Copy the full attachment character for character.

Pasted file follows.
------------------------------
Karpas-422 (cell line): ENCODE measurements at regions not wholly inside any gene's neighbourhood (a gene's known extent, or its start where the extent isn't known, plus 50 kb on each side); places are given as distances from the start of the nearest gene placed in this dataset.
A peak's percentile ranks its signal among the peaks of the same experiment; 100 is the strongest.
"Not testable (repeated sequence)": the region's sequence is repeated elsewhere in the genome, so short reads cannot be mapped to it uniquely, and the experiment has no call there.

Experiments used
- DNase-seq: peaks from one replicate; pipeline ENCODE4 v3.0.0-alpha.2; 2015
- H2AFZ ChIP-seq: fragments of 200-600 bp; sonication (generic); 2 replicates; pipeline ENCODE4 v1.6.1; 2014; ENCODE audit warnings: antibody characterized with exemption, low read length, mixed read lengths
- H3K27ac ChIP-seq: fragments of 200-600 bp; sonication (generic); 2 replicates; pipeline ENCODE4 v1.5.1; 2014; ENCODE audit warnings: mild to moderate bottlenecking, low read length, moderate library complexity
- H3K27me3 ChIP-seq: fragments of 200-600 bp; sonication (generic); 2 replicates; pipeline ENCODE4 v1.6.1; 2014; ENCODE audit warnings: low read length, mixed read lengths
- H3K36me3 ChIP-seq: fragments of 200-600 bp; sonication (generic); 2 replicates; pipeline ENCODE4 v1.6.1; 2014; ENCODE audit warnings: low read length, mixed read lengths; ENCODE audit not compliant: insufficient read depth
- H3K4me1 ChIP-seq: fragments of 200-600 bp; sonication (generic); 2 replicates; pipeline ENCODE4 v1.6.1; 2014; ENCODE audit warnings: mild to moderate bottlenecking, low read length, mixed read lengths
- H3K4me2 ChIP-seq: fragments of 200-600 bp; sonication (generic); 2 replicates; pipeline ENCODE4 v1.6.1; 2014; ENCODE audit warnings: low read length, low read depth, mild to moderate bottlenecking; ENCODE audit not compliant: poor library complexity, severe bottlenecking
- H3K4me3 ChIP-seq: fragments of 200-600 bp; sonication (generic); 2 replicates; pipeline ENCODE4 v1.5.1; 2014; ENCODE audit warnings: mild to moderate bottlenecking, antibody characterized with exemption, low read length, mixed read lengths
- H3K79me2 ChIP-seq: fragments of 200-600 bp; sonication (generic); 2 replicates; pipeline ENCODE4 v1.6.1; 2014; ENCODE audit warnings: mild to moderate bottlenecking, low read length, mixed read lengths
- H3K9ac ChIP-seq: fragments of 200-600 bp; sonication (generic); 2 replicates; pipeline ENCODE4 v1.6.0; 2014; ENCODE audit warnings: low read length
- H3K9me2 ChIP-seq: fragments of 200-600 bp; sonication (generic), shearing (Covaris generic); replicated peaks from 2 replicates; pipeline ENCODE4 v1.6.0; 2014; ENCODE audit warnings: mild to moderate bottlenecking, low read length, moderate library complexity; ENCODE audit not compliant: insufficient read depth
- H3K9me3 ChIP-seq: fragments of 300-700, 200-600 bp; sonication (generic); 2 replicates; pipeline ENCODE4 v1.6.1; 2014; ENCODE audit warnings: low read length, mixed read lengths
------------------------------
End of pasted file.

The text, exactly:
Karpas-422 (cell line): ENCODE measurements at regions not wholly inside any gene's neighbourhood (a gene's known extent, or its start where the extent isn't known, plus 50 kb on each side); places are given as distances from the start of the nearest gene placed in this dataset.
A peak's percentile ranks its signal among the peaks of the same experiment; 100 is the strongest.
"Not testable (repeated sequence)": the region's sequence is repeated elsewhere in the genome, so short reads cannot be mapped to it uniquely, and the experiment has no call there.

Experiments used
- DNase-seq: peaks from one replicate; pipeline ENCODE4 v3.0.0-alpha.2; 2015
- H2AFZ ChIP-seq: fragments of 200-600 bp; sonication (generic); 2 replicates; pipeline ENCODE4 v1.6.1; 2014; ENCODE audit warnings: antibody characterized with exemption, low read length, mixed read lengths
- H3K27ac ChIP-seq: fragments of 200-600 bp; sonication (generic); 2 replicates; pipeline ENCODE4 v1.5.1; 2014; ENCODE audit warnings: mild to moderate bottlenecking, low read length, moderate library complexity
- H3K27me3 ChIP-seq: fragments of 200-600 bp; sonication (generic); 2 replicates; pipeline ENCODE4 v1.6.1; 2014; ENCODE audit warnings: low read length, mixed read lengths
- H3K36me3 ChIP-seq: fragments of 200-600 bp; sonication (generic); 2 replicates; pipeline ENCODE4 v1.6.1; 2014; ENCODE audit warnings: low read length, mixed read lengths; ENCODE audit not compliant: insufficient read depth
- H3K4me1 ChIP-seq: fragments of 200-600 bp; sonication (generic); 2 replicates; pipeline ENCODE4 v1.6.1; 2014; ENCODE audit warnings: mild to moderate bottlenecking, low read length, mixed read lengths
- H3K4me2 ChIP-seq: fragments of 200-600 bp; sonication (generic); 2 replicates; pipeline ENCODE4 v1.6.1; 2014; ENCODE audit warnings: low read length, low read depth, mild to moderate bottlenecking; ENCODE audit not compliant: poor library complexity, severe bottlenecking
- H3K4me3 ChIP-seq: fragments of 200-600 bp; sonication (generic); 2 replicates; pipeline ENCODE4 v1.5.1; 2014; ENCODE audit warnings: mild to moderate bottlenecking, antibody characterized with exemption, low read length, mixed read lengths
- H3K79me2 ChIP-seq: fragments of 200-600 bp; sonication (generic); 2 replicates; pipeline ENCODE4 v1.6.1; 2014; ENCODE audit warnings: mild to moderate bottlenecking, low read length, mixed read lengths
- H3K9ac ChIP-seq: fragments of 200-600 bp; sonication (generic); 2 replicates; pipeline ENCODE4 v1.6.0; 2014; ENCODE audit warnings: low read length
- H3K9me2 ChIP-seq: fragments of 200-600 bp; sonication (generic), shearing (Covaris generic); replicated peaks from 2 replicates; pipeline ENCODE4 v1.6.0; 2014; ENCODE audit warnings: mild to moderate bottlenecking, low read length, moderate library complexity; ENCODE audit not compliant: insufficient read depth
- H3K9me3 ChIP-seq: fragments of 300-700, 200-600 bp; sonication (generic); 2 replicates; pipeline ENCODE4 v1.6.1; 2014; ENCODE audit warnings: low read length, mixed read lengths